History of Goa

History of Goa


Goa is India's smallest state; it is located on the west coast of India in the region known as Konkan. Goa was ruled by the Portuguese for 450 years till it was liberated from the Portuguese to form a part of India on 19th December 1961 Goa has a rich and varied history. It was part of the Mauryan Empire in the 3rd century BC, followed by the rule of the Satvahanas of Kolhapur and the Bhojas who made Chandor their capital. From 580 - 750 AD the Chalukyas of Badami held sway over Goa until the Silharas took control in 1086 AD.

Goa tour package is a full complete package of romance, charmness, and spirituality and You can Explore surreal evenings, exotic nightlife, inspiring mornings and charming beaches, these blenders makes an exotic Goa Tour Package Gulhalla Deva of the Kadambas, originally from Mysore, consolidated his hold over Chandor in the 11th century AD until the 13th century AD. As their kingdom prospered, the Kadamba rulers built a navy that was unbeatable in its time. Chandor their capital was too small. They then moved to Goa Velha, where only the massive tank of the temple of Goddess Chamunda remains today. The Fr Agnel monastery on the hill at Pilar houses a museum that has notable collections of that period.

The State Museum at Panaji has an extensive collection of artifacts from different periods of Goa's history. A smaller museum in Old Goa on Christian Art also displays a distinctive selection.

Jayakeshi-I 1052-1080 AD proclaimed himself Lord of the Konkan and Emperor of the Western Seas. On his death Goa fell to the Chalukyas of Kalyani and later to the Yadavas of Devgiri.

Muslims held sway from 1312-1370 AD over the Konkan region. However, with the breakup of the Tughlaq Kingdom, it was the Bahamani Sultans who then controlled Goa.

Madhav Mantri, who headed the army of Harihara of Vijaynagar, reclaimed and ruled Goa as its Viceroy. In 1469 the Bahamani Vizier Khwaja Mohammed Gawan of Gulbarga laid a two-year siege of Goa's seaside forts and ended Vijayanagar's rule.

Yusuf Adil Shah, the adopted son of Gawan, moved his capital to Ela in Old Goa in 1498. He later built himself a palace in Panaji which until recently housed the State Secretariat. His rule lasted 12 years.

On 25 November 1510 he lost Goa for good to Afonso de Albuquerque, a Portuguese who had taken the city earlier in March that year. The Portuguese ruled for 450 years. On 19 December 1961, the Indian Army liberated Goa from Portuguese rule, the culmination of the efforts of scores of freedom fighters, both Hindu and Christian. Thereafter Goa remained a Union Territory administered from New Delhi till it attained Statehood on May 30, 1987. In August 1992, Konkani, the mother tongue of most Goans was granted official language status under the Indian Constitution.

The multi-religious fabric of Goa's society shines brightly, imbibed with the spirit of "Sarva Dharma, Sarva Bhava" or Equal Respect for all Religions. Goa abounds with famous churches and temples and a harmonious co-existence prevails between people of various faiths. Irrespective of whether they are Catholic, Hindu or Muslim, many Goans prostrate in symbiotic reverence before deities of other faiths than the one they profess. Religion dwells in the hearts of Goans wherever in the world they may be.

Many tourists from all over the world comes to visit Goa. The number of tourists from the entire globe is increasing day by day to visit this incredible part of India. During the Goa travel, the tourist can ensure a comfortable stay in those palaces, where they are felicitated with all the modern amenities. All these accounting the real sense of tourism place in India.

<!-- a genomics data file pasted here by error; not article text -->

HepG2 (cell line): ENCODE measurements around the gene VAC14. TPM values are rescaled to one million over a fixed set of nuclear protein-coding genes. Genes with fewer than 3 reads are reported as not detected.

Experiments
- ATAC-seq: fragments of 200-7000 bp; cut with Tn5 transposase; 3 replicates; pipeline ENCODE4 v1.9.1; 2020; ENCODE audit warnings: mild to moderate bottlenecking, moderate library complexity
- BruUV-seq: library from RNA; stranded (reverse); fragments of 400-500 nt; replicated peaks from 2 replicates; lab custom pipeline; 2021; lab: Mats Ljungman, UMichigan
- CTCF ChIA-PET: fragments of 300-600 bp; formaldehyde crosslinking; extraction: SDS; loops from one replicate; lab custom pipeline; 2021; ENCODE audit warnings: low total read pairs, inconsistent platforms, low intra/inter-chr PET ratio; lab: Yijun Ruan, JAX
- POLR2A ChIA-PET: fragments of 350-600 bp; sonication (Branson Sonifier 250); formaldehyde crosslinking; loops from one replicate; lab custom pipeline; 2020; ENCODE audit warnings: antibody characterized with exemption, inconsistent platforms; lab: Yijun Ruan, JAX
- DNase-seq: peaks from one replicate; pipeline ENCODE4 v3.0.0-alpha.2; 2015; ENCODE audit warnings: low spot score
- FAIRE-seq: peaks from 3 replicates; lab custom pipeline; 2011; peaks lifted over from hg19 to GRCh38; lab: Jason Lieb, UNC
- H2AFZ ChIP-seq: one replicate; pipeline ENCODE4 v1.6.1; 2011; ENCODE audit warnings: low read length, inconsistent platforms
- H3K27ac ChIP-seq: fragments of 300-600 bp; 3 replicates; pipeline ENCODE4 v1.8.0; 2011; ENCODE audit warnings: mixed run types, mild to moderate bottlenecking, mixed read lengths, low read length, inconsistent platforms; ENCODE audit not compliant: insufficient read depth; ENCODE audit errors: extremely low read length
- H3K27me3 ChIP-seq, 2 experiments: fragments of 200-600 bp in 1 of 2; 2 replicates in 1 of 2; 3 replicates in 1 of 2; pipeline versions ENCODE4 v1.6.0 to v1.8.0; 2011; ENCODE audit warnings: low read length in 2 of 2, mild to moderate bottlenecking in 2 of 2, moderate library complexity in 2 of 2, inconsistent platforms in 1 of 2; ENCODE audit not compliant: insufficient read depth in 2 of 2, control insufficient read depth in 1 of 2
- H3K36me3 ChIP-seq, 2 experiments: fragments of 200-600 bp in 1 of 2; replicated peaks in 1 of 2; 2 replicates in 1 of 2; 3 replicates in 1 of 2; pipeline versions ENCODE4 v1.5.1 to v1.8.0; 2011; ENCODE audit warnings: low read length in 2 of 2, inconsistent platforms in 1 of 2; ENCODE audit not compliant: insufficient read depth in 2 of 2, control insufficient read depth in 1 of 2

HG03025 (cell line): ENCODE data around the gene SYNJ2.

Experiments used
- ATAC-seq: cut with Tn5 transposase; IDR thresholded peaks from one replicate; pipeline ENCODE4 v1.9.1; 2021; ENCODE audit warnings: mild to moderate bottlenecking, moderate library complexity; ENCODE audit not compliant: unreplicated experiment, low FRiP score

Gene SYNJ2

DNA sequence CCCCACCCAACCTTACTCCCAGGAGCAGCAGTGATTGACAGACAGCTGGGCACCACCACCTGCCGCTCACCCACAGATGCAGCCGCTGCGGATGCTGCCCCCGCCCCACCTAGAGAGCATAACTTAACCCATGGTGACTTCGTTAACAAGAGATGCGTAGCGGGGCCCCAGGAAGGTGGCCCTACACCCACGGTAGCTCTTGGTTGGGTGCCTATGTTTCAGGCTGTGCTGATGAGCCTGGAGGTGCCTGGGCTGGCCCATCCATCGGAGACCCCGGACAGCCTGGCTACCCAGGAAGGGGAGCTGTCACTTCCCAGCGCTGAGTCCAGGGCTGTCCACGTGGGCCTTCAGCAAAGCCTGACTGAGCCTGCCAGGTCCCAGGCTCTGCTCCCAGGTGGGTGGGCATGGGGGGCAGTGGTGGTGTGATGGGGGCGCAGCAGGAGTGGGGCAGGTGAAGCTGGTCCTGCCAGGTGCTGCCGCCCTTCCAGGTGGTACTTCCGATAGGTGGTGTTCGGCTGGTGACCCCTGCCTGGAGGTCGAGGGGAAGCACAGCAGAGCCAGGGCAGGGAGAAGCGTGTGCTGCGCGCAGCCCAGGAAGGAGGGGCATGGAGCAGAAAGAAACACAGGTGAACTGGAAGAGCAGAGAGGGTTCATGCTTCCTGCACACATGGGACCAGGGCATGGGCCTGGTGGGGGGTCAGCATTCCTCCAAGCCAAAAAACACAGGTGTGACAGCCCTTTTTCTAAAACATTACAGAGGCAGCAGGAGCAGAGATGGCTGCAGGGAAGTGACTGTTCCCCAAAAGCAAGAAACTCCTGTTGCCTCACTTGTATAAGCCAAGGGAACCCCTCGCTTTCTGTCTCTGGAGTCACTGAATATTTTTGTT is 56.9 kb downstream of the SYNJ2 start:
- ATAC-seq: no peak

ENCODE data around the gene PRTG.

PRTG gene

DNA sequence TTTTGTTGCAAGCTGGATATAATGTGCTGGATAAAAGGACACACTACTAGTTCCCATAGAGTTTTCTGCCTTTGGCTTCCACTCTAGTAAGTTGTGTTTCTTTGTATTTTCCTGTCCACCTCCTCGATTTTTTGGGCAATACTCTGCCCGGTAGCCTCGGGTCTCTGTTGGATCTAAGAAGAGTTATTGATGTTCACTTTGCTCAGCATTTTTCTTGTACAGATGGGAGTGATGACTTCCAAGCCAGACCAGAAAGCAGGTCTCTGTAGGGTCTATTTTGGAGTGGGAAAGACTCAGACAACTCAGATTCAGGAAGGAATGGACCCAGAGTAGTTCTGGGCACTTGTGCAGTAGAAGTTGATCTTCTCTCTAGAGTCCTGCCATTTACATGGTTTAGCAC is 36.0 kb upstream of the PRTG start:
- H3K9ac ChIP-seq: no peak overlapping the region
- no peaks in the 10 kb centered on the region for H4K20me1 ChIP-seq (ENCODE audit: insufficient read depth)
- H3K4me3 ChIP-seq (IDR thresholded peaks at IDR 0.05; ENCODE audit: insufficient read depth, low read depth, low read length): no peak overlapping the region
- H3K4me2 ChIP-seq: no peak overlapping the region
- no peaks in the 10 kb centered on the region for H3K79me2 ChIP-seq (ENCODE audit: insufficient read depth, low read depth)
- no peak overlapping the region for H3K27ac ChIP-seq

Things to do in Goa

1. Fort Chapora: This fort in North Goa became famous after the Bollywood film Dil Chahta Hai's iconic scene was shot. It is located in Bardez above the Chapora River. It was built by the Mughal King Akbar with the help of the Marathas to refrain the Portuguese to enter the port city.

2. Fort Aguada: A Portuguese fort with the lighthouse is a must visit for every wanderlust. People who visit Goa often like to spend the time at the fort, that overlooks the sea from one side and the beauty of Goa city from one side.

3. Beaches: There are a variety of beaches in Goa. For spending some time to relax yourself from your stressful life and enjoy white sand beaches, you must go to Varca, Benaulim, among many others. Benaulim beaches have watersports and many adventurous activities. There is a fisherman's market across the beach and you get to see the charm of Goa. The Northern beaches of Goa have all the life. There are tattoo artists and beach sports that you can enjoy with your partner or your entire family. Anjuna beach is the most happening place to be in Goa. You walk through the flea market and eat food and a beer at the many shacks near the coastline.

4. Churches: The Basilica of Bom Jesus Church in Goa is the most revered church, a manifestation of the state's Portuguese heritage. Goa is very famous for this church and many tour packages highly recommend visiting this place

5. Casinos and Ships: Any trip to Goa is incomplete without spending a night at a Casino. Many Goa tour packages also include a stay at one of the casinos.

6.Adventure sports: with high rapids in the sea and enjoying the cool breeze, many tourists love to enjoy water sports like paragliding and surfing. Kayaking and windsurfing are some other sports that people enjoy, especially those who come from abroad. Honeymoon packages usually include the ferry and kayak rides, and you might get like and spot a dolphin.

7. Scooties: The real feel of Goa and what it has to offer comes when you hire a scooty and ride through the lanes. Since Goa has narrow but clean roads, it is a joy to 'scooty' your way and enjoy the scenery. Many honeymoon packages highly recommend this. All you need is a license and an authorized rental shop, and you're good to go.